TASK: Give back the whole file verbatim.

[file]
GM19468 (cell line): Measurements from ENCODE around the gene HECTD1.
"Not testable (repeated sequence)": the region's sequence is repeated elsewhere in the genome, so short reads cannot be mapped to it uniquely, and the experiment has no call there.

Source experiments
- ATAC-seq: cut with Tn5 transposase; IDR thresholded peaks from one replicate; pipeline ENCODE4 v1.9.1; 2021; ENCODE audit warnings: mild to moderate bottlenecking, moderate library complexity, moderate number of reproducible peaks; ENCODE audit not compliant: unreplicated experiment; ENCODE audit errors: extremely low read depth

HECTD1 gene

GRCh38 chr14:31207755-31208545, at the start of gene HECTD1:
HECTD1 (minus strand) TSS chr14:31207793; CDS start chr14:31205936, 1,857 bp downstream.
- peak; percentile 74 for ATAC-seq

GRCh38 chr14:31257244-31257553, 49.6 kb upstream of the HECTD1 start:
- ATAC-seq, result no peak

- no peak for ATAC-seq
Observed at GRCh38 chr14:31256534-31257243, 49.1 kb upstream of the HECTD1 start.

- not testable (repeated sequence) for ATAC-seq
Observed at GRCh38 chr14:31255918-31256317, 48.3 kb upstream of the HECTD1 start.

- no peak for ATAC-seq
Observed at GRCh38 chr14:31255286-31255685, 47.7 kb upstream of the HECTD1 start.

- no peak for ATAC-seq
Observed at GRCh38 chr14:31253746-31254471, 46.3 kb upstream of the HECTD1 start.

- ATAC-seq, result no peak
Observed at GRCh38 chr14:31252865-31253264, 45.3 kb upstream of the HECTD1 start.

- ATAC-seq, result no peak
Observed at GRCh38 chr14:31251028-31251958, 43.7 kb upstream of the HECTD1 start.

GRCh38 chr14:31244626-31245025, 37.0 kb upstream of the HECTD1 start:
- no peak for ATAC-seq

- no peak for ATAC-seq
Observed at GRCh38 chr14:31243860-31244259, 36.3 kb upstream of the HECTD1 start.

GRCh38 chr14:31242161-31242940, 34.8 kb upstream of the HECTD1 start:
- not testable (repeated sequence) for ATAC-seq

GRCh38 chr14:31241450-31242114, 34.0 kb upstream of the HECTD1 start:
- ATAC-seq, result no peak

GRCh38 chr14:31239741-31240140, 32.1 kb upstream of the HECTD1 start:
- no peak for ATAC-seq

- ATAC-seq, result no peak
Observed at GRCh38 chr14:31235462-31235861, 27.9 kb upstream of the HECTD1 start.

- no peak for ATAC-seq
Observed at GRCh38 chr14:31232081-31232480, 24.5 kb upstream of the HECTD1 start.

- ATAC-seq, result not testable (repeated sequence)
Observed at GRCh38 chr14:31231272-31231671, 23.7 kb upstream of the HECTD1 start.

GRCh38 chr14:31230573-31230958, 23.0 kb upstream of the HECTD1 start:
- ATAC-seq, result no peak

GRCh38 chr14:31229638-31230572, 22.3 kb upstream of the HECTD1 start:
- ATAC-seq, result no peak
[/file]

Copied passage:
GM19468 (cell line): Measurements from ENCODE around the gene HECTD1.
"Not testable (repeated sequence)": the region's sequence is repeated elsewhere in the genome, so short reads cannot be mapped to it uniquely, and the experiment has no call there.

Source experiments
- ATAC-seq: cut with Tn5 transposase; IDR thresholded peaks from one replicate; pipeline ENCODE4 v1.9.1; 2021; ENCODE audit warnings: mild to moderate bottlenecking, moderate library complexity, moderate number of reproducible peaks; ENCODE audit not compliant: unreplicated experiment; ENCODE audit errors: extremely low read depth

HECTD1 gene

GRCh38 chr14:31207755-31208545, at the start of gene HECTD1:
HECTD1 (minus strand) TSS chr14:31207793; CDS start chr14:31205936, 1,857 bp downstream.
- peak; percentile 74 for ATAC-seq

GRCh38 chr14:31257244-31257553, 49.6 kb upstream of the HECTD1 start:
- ATAC-seq, result no peak

- no peak for ATAC-seq
Observed at GRCh38 chr14:31256534-31257243, 49.1 kb upstream of the HECTD1 start.

- not testable (repeated sequence) for ATAC-seq
Observed at GRCh38 chr14:31255918-31256317, 48.3 kb upstream of the HECTD1 start.

- no peak for ATAC-seq
Observed at GRCh38 chr14:31255286-31255685, 47.7 kb upstream of the HECTD1 start.

- no peak for ATAC-seq
Observed at GRCh38 chr14:31253746-31254471, 46.3 kb upstream of the HECTD1 start.

- ATAC-seq, result no peak
Observed at GRCh38 chr14:31252865-31253264, 45.3 kb upstream of the HECTD1 start.

- ATAC-seq, result no peak
Observed at GRCh38 chr14:31251028-31251958, 43.7 kb upstream of the HECTD1 start.

GRCh38 chr14:31244626-31245025, 37.0 kb upstream of the HECTD1 start:
- no peak for ATAC-seq

- no peak for ATAC-seq
Observed at GRCh38 chr14:31243860-31244259, 36.3 kb upstream of the HECTD1 start.

GRCh38 chr14:31242161-31242940, 34.8 kb upstream of the HECTD1 start:
- not testable (repeated sequence) for ATAC-seq

GRCh38 chr14:31241450-31242114, 34.0 kb upstream of the HECTD1 start:
- ATAC-seq, result no peak

GRCh38 chr14:31239741-31240140, 32.1 kb upstream of the HECTD1 start:
- no peak for ATAC-seq

- ATAC-seq, result no peak
Observed at GRCh38 chr14:31235462-31235861, 27.9 kb upstream of the HECTD1 start.

- no peak for ATAC-seq
Observed at GRCh38 chr14:31232081-31232480, 24.5 kb upstream of the HECTD1 start.

- ATAC-seq, result not testable (repeated sequence)
Observed at GRCh38 chr14:31231272-31231671, 23.7 kb upstream of the HECTD1 start.

GRCh38 chr14:31230573-31230958, 23.0 kb upstream of the HECTD1 start:
- ATAC-seq, result no peak

GRCh38 chr14:31229638-31230572, 22.3 kb upstream of the HECTD1 start:
- ATAC-seq, result no peak